Tag Archives: books set in Edinburgh

Edinburgh Book List

Yes, I know, this list should really have something by Walter Scott.

This evening finds me sat in a hotel room in the beautiful and atmospheric city of Edinburgh. I’m here for work, so no sightseeing for me(boo!) though it is difficult to avoid the stunning sights of Prince’s Street and The Royal Mile as you walk from Waverly Station. Having finished work for the evening, I wished I’d brought some reading with an Edinburgh inspired flavour. Maybe the next time I visit I will have put together a more comprehensive list of books to read in Edinburgh. In the meantime, here’s an off the top of my head list of books I’ve enjoyed which have an Edinburgh setting:

 After You’d Gone– Maggie O’Farrell

The best of all Maggie O’Farrell’s novels, After You’d Gone explores what Alice, languishing in a coma, saw at Edinburgh Waverly Station that was so terrible it made her get straight back on a train to London and walk out in front of a car. I read this in my second year of university before making my housemates read it. For about a month solid we spent every evening crying… in a good way… I think.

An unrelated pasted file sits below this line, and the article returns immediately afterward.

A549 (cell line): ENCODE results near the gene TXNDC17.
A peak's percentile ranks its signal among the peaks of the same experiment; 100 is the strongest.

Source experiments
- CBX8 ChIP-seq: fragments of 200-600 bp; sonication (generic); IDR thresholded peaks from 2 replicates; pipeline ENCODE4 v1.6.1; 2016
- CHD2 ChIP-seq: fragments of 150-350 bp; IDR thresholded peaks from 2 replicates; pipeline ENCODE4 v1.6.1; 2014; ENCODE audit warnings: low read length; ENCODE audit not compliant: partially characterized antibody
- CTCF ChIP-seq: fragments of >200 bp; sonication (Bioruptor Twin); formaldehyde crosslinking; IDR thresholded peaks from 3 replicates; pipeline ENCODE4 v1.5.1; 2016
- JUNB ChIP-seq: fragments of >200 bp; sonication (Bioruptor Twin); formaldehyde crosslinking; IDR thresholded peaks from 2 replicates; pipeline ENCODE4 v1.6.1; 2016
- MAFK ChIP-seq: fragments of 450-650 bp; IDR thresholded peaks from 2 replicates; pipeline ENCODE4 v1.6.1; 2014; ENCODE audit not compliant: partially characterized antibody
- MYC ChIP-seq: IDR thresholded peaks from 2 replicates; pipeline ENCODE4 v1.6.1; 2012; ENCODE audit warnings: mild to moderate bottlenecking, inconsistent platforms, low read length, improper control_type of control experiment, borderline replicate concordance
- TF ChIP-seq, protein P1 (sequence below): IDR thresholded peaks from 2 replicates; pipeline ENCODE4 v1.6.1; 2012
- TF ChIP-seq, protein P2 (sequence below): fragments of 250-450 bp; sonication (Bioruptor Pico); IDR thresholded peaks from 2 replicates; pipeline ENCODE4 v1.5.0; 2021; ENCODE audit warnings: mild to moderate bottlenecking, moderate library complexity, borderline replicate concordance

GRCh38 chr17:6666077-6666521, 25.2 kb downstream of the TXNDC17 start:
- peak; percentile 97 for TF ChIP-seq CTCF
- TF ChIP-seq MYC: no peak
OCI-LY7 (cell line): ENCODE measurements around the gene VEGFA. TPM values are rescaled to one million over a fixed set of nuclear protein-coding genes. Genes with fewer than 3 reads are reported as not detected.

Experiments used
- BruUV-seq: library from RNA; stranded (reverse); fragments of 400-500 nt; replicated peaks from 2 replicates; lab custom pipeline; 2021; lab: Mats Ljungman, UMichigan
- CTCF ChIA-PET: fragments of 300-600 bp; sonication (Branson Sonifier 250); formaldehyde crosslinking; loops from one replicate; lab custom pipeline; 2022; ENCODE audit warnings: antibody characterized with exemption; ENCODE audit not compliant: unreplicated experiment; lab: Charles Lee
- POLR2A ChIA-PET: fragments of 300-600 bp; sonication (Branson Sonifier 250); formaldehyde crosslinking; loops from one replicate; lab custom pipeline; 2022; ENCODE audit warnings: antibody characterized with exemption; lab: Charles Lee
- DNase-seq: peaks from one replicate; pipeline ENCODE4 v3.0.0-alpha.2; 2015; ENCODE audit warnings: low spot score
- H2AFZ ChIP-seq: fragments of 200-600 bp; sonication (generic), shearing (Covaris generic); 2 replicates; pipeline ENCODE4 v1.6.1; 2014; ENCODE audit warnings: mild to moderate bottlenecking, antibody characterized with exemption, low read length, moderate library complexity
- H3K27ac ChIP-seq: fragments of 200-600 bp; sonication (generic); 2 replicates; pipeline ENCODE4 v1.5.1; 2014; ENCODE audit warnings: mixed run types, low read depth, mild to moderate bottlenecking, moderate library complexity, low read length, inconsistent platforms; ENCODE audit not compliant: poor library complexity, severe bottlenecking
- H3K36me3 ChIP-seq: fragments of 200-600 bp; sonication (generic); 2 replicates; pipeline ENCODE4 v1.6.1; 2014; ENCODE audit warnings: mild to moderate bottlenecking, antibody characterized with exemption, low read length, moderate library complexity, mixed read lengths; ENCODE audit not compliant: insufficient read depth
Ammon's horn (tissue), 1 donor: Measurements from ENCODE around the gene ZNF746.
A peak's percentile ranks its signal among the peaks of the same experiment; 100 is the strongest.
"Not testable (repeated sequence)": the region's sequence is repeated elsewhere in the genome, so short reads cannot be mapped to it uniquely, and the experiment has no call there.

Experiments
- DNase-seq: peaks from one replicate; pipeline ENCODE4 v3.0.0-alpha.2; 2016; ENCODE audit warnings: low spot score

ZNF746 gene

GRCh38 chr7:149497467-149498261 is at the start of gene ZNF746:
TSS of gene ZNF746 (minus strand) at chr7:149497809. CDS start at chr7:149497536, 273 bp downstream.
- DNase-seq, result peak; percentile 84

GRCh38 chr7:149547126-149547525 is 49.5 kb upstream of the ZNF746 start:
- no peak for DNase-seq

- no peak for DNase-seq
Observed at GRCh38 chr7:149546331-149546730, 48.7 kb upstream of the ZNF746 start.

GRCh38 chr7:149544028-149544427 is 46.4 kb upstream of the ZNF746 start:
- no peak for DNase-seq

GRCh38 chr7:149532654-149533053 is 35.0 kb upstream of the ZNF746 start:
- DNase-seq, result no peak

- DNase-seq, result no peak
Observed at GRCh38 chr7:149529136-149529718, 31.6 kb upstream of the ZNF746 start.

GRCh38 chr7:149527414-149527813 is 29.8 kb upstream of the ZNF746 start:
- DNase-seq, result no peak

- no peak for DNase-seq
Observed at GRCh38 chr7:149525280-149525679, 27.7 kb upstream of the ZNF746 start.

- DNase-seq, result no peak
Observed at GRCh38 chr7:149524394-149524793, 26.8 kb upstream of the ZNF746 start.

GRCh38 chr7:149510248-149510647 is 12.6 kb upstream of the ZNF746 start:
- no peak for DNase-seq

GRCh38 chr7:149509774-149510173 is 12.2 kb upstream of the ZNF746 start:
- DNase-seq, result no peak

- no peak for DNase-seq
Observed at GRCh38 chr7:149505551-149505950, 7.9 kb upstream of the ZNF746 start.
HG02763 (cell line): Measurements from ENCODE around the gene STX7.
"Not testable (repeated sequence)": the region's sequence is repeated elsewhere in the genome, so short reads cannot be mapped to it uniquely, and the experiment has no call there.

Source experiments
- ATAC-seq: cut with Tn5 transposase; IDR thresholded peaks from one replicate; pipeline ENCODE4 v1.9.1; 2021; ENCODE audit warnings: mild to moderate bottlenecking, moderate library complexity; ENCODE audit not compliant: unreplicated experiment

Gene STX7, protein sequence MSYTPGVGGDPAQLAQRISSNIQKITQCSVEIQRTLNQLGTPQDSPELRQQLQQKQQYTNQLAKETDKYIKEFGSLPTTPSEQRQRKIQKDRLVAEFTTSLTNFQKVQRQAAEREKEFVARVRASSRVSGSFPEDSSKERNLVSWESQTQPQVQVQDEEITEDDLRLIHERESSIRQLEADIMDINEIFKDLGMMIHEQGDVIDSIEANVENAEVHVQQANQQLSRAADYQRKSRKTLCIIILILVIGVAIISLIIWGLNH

The Prime of Miss Jean Brodie– Muriel Spark

The novel about an Edinburgh school teacher and the unique education she gives her charges, a select clique who become known as the Brodie set. It’s been a very long time (over ten years) since I read this book, but still the immortal understatement that “Hitler was rather naughty” stands out in the memory. I understand it was made into a film starring Maggie Smith who I love, so I need to watch that.

One Day– David Nicholls

You probably need no introduction to the hit novel One Day which follows friends and sometimes star-crossed lovers Emma and Dexter from their graduation in Edinburgh on St Swithin’s Day 1988, and returns to their lives on the same day for the next 20 years before returning to Edinburgh in 1988. Another tear jerker, I’ve met quite a few men who’ve said it made them cry like babies.

The Inspector Rebus Series- Ian Rankin

Again, this series needs very little introduction, but if you’re looking for a starting point into what has been called “Tartan Noir”, then look no further than Knots and Crosses which sees the eponymous Rebus struggling to solve the abduction and strangling of young girls, while receiving strange missives which suggest the murderer maybe someone closer to him than he realises…

 

I’m planning to drag my boyfriend North of the Wall for a visit next year, so was really pleased to come across this helpful link for more Edinburgh inspired reading, but I’m sure there’s more out there. What books with an Edinburgh connection would you recommend? I’m keen to expand my reading list!